Hundreds of people lined Highway Z Monday afternoon welcoming approximately 550 motorcyclists to on the central route’s sixth leg of the Run For The Wall journey to Washington, DC.
and O’Fallon fire departments hoisted the American Flag on ladder trucks across the highway, creating a gateway to the event. Cyclists arrived by police escort. A brief ceremony took place at the Vietnam Veteran’s Memorial at the . Speakers included , , VFW state commander and others.
Run For The Wall was conceived in 1989 by two Vietnam Vets, “Gunny” Gregory and Bill Evans, who traveled the United States raising awareness for the unaccounted veteran, whether they be missing in action or a prisoner of war.
“At inception, there were about 20 people involved with Run For The Wall” said Chuck “Shadow” Gyurek, of Craigsville, OH. “Wentzville was one of the original stops along the journey to Washington, DC.”
The trip, starting in Rancho Cucamonga, CA, takes ten days to complete.
Along the route, riders make stops to veteran’s hospitals, schools and memorials.
“A stop at Jefferson Barracks on May 22 was scheduled to visit patients,” said Nancy Cowan, VFW Post Commander.
For the last 14 years, Gyurek has attended The Run for the Wall.
“I do this for my brothers and sisters—waiting for them to come home,” Gyurek said.
Holding the American and POW flags, Gyurek proudly welcomed riders to the VFW post. His leather vest, adorned with many pins, symbolized memories of the events.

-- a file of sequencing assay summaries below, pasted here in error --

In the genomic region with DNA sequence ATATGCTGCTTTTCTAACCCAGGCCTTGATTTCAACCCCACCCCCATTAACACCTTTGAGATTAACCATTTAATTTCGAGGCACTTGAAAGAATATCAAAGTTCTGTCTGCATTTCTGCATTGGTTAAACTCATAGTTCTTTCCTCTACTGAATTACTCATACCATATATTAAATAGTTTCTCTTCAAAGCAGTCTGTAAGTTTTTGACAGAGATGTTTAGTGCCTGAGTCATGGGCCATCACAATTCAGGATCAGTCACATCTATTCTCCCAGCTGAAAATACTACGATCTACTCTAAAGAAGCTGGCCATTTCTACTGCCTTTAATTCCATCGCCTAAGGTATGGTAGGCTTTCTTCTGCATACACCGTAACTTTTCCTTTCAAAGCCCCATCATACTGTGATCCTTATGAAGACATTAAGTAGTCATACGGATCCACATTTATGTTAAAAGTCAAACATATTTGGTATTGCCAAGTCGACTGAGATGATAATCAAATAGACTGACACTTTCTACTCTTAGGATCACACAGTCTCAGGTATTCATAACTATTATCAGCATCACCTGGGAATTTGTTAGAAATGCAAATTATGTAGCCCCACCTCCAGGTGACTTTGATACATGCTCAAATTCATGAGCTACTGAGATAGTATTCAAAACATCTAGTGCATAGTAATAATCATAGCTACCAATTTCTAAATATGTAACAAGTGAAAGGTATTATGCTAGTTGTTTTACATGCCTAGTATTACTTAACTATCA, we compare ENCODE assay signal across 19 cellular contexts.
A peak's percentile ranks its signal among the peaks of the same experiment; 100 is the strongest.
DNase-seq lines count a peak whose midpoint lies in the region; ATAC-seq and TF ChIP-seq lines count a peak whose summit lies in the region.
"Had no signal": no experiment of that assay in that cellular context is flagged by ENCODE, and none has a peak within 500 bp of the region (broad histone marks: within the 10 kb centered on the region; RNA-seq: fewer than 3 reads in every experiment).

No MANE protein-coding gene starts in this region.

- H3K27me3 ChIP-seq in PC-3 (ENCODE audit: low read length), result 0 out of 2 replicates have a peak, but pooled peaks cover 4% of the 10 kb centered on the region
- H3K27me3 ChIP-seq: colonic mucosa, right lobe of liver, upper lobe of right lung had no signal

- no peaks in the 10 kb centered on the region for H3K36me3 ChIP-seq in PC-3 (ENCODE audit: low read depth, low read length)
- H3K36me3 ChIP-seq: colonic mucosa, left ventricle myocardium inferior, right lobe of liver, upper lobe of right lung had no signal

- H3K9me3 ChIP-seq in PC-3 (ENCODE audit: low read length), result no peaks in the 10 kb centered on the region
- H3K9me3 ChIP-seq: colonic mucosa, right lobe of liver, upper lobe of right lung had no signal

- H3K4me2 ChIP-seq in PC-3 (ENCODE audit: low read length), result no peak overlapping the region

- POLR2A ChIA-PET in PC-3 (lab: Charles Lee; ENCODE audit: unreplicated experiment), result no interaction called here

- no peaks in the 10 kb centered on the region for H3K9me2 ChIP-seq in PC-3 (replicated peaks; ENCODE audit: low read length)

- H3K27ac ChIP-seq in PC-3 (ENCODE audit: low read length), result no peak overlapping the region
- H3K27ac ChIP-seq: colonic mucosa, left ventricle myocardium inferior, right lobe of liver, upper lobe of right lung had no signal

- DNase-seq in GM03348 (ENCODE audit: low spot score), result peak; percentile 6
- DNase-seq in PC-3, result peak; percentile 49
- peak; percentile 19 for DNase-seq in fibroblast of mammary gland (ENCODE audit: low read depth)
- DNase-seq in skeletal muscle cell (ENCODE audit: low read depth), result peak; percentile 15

“The run will culiminate Friday night in D.C.,” Gyurek says. “That’s where Rolling Thunder picks up—a demo ride through D.C., which takes over four hours to complete on a route from the Pentagon parking lot to the Vietnam Veterans Wall.”
Grinning ear-to-ear, Ruby Karolczak, of St. Peters, said she didn’t miss a beat waving at countless veterans and their families driving by on their motorcycles. Ruby and her husband are members of VVA (Vietnam Vets of America), VFW, and AVFW (Auxiliary Veterans of Foreign Wars.)
Bob Croft, a Vietnam Vet that served in 1971-72, made the trek from Marysville, OH, and attended festivities at the VFW post. Croft said he plans to attend the 25th anniversary of the event, slated for next year.
“It’s a healing process for me," he said. "I feel more fortunate than some of my former vets.”
The motorcyclists congregated Tuesday morning for a service held near the VFW post at a local church. Following the service, they headed into town and gathered at the site of the first Vietnam Memorial erected in the United States, adjacent to the Wentzville Fire Department.
The images of memorials, flag-waving and hundreds of motorcycles were touching, but perhaps the most poignant reason people from everywhere united was to recognize the sobering purpose of their ride.
The mission statement of the Run For The Wall is to promote healing among all veterans, families and friends, to account for POW’s and MIA’s, and to honor the memory of those killed in action and support military personal all over the world.
For those participating, it’s not just a ride. It’s a mission.